The critical incident technique (CIT) was first described by Flanagan (1954), as a method for collecting negative and positive incidents that contributed to the success or failure of a task.
Critical incidents are brief and memorable descriptions of actions that a person or group performs in particular situations that lead to either effective outcomes (successes) or ineffective outcomes (failures or near misses).
Ideally, critical incidents are real incidents reported by actual users doing real work in their normal work environments.
The CIT is useful for improving software documentation, software applications, web sites, aircraft controls, surgery, product requirements, and business practices.
Information to include in a critical incident report
- A description of the task in which the critical incident occurs.
- A description of the critical incident.
- A statement indicating whether the action that is performed during the critical incident is effective (a success) or ineffective (a failure).
- Optionally, a rating of how critical the incident is for completing a task.
Reasons to use the CIT
- Understand less frequent events that are not always evident in usability testing or other forms of evaluation where a person is observed for a relatively short period of time.
- Collect critical incidents from remote users with early working prototypes, current products, or competitive products when you cannot view the users directly.
Strengths and weaknesses:
+ The CIT is relatively inexpensive and provides rich qualitative data.
+ Data from a critical incident study can reveal system weak points, and system strengths.
+ The flexible method is adaptable for interviews, observation, surveys, think-aloud testing, online discussion groups, and other methods.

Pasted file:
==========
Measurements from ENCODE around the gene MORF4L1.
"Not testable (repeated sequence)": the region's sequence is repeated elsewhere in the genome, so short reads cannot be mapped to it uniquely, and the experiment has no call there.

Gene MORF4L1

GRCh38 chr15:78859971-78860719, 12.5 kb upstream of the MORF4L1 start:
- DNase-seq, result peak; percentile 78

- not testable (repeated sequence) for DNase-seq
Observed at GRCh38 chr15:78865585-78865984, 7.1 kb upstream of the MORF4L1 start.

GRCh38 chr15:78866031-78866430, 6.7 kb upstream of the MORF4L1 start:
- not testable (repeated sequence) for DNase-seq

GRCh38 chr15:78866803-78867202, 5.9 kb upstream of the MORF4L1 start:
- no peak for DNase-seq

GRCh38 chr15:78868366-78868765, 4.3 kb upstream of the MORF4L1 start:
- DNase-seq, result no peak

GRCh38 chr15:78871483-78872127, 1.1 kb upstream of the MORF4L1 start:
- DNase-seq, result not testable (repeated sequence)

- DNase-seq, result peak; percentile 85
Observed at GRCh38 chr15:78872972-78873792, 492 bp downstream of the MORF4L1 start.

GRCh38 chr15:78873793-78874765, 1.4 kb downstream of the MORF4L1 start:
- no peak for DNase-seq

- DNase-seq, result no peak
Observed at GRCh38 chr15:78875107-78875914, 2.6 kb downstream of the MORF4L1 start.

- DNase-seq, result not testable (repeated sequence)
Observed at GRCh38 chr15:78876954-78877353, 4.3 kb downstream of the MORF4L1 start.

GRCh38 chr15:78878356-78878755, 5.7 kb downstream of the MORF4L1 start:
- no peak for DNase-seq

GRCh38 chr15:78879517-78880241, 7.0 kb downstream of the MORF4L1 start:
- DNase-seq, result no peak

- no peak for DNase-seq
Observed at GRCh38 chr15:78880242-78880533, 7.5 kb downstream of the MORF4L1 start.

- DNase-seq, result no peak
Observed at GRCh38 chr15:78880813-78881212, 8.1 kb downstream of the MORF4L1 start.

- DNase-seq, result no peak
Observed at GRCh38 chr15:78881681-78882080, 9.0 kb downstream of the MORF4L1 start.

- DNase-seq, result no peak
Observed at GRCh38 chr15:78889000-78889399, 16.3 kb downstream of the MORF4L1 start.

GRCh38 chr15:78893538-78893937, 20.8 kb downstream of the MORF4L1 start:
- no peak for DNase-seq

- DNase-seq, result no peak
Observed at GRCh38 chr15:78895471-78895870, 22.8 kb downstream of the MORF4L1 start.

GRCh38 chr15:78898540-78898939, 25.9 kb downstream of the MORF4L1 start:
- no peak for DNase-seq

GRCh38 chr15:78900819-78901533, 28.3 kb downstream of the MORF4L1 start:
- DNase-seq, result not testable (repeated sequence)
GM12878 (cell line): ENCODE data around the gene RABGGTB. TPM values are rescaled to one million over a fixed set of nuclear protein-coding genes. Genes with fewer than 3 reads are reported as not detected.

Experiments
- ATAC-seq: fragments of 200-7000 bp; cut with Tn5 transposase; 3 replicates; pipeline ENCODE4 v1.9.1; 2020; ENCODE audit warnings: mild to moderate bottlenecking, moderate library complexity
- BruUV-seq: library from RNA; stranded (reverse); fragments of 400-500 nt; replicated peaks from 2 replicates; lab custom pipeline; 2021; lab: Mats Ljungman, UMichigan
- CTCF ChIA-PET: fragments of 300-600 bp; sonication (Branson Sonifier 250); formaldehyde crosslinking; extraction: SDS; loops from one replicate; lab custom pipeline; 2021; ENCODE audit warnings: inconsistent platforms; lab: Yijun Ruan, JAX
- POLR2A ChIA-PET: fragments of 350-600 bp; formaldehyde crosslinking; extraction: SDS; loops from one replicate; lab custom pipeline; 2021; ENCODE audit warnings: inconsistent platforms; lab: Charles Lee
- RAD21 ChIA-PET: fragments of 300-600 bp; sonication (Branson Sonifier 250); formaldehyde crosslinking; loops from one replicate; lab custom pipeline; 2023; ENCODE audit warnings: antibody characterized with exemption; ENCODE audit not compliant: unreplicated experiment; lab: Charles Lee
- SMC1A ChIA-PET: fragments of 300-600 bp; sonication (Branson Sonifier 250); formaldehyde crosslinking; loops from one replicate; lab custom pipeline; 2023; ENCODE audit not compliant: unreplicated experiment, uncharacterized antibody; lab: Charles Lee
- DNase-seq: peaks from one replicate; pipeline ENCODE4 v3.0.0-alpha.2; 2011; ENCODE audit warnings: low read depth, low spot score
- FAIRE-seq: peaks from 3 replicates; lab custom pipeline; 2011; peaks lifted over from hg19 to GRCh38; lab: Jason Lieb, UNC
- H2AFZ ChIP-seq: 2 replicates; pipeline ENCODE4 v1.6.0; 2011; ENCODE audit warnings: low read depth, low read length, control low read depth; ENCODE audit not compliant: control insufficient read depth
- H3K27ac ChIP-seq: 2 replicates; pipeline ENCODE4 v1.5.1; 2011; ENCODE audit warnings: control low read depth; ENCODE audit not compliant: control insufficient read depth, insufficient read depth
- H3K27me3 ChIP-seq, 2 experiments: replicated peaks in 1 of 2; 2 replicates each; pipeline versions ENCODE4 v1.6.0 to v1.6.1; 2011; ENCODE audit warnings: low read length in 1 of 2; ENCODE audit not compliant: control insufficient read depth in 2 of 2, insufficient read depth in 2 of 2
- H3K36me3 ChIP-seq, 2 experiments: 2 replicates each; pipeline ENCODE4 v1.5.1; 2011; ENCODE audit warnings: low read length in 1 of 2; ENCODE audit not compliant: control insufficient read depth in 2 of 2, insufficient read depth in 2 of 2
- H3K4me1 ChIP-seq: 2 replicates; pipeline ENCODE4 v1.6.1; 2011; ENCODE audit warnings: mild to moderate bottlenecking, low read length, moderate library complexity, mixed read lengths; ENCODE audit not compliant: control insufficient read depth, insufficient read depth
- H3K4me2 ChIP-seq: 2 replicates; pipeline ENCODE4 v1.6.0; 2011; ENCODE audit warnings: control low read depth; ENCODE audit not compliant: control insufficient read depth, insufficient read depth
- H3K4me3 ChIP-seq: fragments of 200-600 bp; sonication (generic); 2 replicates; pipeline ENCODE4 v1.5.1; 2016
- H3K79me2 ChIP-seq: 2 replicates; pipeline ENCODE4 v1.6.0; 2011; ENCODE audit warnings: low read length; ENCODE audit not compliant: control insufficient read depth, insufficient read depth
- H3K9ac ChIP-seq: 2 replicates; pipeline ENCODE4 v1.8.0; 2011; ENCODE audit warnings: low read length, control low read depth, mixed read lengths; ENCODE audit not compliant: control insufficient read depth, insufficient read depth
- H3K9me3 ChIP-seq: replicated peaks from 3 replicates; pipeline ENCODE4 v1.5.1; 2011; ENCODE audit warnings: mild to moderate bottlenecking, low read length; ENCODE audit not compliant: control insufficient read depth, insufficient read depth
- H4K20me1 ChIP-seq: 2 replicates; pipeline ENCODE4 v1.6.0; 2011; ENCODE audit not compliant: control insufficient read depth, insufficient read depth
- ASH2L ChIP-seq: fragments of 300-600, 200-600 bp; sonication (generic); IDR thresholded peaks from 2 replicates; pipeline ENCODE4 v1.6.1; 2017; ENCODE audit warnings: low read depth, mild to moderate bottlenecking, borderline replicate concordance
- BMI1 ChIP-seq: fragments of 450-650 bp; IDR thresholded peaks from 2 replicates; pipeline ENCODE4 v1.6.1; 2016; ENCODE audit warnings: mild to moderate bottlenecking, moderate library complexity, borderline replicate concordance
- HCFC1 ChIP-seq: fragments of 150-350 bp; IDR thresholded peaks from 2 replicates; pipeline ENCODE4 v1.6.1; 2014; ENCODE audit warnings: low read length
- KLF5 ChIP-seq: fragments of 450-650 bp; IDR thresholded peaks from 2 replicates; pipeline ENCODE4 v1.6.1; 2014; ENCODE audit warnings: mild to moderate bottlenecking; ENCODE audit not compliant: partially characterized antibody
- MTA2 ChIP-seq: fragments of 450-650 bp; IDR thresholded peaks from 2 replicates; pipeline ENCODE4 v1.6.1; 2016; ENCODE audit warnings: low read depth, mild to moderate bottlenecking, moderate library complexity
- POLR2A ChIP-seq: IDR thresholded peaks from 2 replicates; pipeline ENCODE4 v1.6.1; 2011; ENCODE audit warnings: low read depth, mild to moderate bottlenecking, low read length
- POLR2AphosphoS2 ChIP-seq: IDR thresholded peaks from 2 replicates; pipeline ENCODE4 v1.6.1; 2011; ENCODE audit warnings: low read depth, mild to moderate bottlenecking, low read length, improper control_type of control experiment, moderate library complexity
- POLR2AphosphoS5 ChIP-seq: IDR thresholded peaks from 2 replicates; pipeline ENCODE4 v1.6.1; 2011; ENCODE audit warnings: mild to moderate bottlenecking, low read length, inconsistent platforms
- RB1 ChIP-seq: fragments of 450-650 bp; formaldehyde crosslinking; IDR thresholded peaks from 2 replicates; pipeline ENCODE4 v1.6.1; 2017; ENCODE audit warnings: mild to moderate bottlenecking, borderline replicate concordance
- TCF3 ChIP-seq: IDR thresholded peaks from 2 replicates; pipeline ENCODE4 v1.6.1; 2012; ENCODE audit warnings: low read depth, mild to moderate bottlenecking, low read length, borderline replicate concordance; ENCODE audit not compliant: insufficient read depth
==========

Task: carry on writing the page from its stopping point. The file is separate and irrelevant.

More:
+ The CIT sometimes identifies rare events that are not picked up by other methods that focus on common or everyday events.
+ The CIT is applicable across a wide variety of products, environments, and users.
- The CIT method focuses on critical incidents, and doesn’t capture routine task information that is often extremely important in system design.
- The criteria that makes an incident “critical” is sometimes ambiguous.
- People are sometimes afraid to report critical incidents where their behavior contributed to or caused a serious problem.
Procedure for using the CIT
- Define the system of interest and the length of your study. If critical incidents are rare, consider running your study for days or week.
- Determine the method for collecting critical incidents. Use paper forms, online survey tools, or online forms that are suitable for display when an incident occurs.
- Create the critical incident form.
- Distribute the form with brief instructions to the target participants.
- Run the study for the period of time that is necessary to capture of rare events.
- Compile the data and categorize incidents into common themes.
- Organize related incidents by frequency.
- Brainstorm solutions to the most frequent or most severe incidents.
Flanagan, J.C. 1954. “”The critical incident technique.”” Psychological bulletin, 51(4), 327-358.
The classic article is at: http://www.apa.org/pubs/databases/psycinfo/cit-article.pdf